For many of Citizens Bank Park’s workers, it’s simple trickle-down economics: pay rises and falls with the team’s fortune. These workers, who vend beer section-by-section, aisle-by-aisle, are paid based on tips and commission. Poor teams mean fewer fans. Fewer fans means less product moved. Less product means less pay—and as the team gets worse, for lots of these workers, their wallets get emptier.
Makes sense. And you know who else seems to suffer when the Phillies play poorly? The city’s newspapers.
Read more »
I don’t think Stu Bykofsky is a bigot.
Let me rephrase: I don’t know if Stu Bykofsky is a bigot, because answering that question definitively requires knowing Stu’s heart — and nobody knows Stu’s heart (or, really, if he has one) except Stu.
Helen Gym did a thorough takedown last week of the longtime Daily News columnist’s rhetorical proclivities, but I suspect Bykofsky isn’t a bigot as the term is normally understood. Hating other groups of people requires caring, on some level, that they exist. I’m not so sure that’s the case with Stu.
He’s a provocateur. A troll, in the modern parlance. A naughty child in the body of a cranky old man. A Philly.com commenter given pro status. Other people don’t seem to be “other people” in Stu’s columns so much as they are targets for his gleeful, unending bomb-throwing. (Full disclosure: He’s aimed those bombs at me on at least one occasion.)
The question, then, is this: Is he a worthy newspaper columnist?
It may be that this morning’s news is the first you’re hearing of the events in Ferguson, Mo. — how a young unarmed black man was shot by police, how residents protested, and how a militarized police force evidently overreacted — and if it is, well, prepare to get angry.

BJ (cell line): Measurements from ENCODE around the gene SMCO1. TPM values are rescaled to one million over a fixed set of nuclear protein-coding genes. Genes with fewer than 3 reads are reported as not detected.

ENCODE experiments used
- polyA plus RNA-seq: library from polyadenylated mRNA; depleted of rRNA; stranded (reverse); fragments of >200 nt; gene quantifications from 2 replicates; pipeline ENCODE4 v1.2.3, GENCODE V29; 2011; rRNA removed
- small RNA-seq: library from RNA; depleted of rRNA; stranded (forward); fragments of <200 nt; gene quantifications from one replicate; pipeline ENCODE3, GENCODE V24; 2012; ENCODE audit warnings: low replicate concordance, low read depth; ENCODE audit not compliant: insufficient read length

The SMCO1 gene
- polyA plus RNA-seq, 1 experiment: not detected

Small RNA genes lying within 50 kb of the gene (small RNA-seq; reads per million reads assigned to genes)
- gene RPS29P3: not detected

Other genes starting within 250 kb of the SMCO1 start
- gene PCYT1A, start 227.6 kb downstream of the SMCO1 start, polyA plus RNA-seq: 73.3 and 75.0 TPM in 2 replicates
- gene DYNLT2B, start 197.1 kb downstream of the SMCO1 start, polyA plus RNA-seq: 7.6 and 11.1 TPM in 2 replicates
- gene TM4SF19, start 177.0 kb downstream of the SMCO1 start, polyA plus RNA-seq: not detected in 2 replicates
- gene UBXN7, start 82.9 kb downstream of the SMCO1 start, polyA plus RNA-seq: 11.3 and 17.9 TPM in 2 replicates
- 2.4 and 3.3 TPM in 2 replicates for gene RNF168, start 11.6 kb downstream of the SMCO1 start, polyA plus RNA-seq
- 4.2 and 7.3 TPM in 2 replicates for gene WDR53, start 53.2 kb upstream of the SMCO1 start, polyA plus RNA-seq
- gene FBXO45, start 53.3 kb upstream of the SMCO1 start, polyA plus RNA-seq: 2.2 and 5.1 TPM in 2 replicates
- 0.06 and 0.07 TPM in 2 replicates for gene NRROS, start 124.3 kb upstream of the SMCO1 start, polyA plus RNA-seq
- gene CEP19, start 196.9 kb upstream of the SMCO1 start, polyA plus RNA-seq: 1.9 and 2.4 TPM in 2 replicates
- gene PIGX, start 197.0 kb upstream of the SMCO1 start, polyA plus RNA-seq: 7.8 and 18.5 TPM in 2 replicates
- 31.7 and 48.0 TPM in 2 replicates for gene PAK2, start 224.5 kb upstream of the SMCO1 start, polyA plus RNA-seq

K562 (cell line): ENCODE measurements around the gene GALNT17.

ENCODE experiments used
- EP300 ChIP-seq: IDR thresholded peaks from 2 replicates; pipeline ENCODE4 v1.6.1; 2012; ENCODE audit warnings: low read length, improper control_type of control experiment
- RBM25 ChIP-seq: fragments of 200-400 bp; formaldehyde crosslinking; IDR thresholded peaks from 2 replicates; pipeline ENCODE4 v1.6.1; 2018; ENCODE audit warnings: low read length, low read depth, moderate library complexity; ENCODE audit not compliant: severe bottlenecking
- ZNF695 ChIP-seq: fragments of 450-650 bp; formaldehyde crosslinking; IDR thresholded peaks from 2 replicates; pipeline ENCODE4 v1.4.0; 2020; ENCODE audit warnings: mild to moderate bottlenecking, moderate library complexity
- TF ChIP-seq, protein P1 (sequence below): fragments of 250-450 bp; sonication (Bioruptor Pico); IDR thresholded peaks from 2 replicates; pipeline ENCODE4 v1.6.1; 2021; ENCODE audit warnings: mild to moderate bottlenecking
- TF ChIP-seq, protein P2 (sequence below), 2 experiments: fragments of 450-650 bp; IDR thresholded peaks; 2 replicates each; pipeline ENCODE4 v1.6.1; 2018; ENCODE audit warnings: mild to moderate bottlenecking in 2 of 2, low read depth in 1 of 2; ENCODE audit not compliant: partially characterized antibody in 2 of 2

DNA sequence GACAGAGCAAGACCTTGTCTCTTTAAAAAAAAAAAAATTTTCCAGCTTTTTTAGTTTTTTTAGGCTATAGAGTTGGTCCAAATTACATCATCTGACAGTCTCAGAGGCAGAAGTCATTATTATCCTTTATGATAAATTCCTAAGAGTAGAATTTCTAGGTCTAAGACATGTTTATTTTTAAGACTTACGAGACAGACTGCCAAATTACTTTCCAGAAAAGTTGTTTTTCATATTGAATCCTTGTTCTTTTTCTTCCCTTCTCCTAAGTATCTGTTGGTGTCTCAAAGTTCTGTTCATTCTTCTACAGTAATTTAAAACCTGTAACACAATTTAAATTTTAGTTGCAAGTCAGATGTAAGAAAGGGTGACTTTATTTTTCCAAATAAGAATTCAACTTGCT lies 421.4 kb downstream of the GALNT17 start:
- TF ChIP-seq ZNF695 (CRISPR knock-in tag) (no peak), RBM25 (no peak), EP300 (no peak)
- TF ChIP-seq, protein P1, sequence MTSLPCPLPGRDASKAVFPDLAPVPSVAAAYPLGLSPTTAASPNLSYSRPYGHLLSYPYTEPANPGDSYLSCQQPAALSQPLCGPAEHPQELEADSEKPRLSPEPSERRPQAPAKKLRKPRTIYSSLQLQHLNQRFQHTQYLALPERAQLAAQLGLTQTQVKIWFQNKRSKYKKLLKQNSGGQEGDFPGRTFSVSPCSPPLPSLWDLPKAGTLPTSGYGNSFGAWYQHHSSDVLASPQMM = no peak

What’s interesting, from a Philly perspective, is how those events forced changes to the cover of today’s Philadelphia Daily News. Twice. And how that happened says a lot about how media works in 2014.
Oh, what an ugly difference a dozen years can make.
At the beginning of the 21st century, the newspaper business was a happy one, fed by fat profit margins and a lack of competition in most cities. Philadelphia was no different: Yes, it had two major daily papers, but they shared an owner, reached different audiences — and maximized revenue.
What’s happened since then has been brutal. Everybody knows about the bankruptcy, revolving door ownership, and multiple rounds of layoffs that the Inquirer and Daily News — along with their digital cousin, Philly.com — have experienced in recent years. But a new document obtained by Philadelphia magazine shows just how deep the pain went.
The document is called “Interstate General Media: EBITDA Trend – 2000-2012.” (EBITDA stands for “earnings before interest, taxes, depreciation, and amortization” and is one way to measure a company’s profitability.) And it reveals how the finances of Philadelphia’s leading newspapers imploded during that time — a period covering four owners: Knight Ridder, McClatchy, Brian Tierney, and finally the hedge fund owners who brought the newspapers out of bankruptcy. The last two years — that include two different sets of local ownership, one headed by George Norcross, the more recent one by Gerry Lenfest — are not included.
The document reveals:
— Philly Inquirer (@PhillyInquirer) August 7, 2014
The hard and high paywall is dead. Long live the somewhat lowered paywall.
More than a year after the Inquirer and Daily News unveiled their new websites — hidden behind “hard” paywalls that required a paid subscription (or, more often, an access code) to read — the paywalls are softening a bit. Starting today, readers who go to Inquirer.com via links on Facebook or Twitter will get to read the story for free.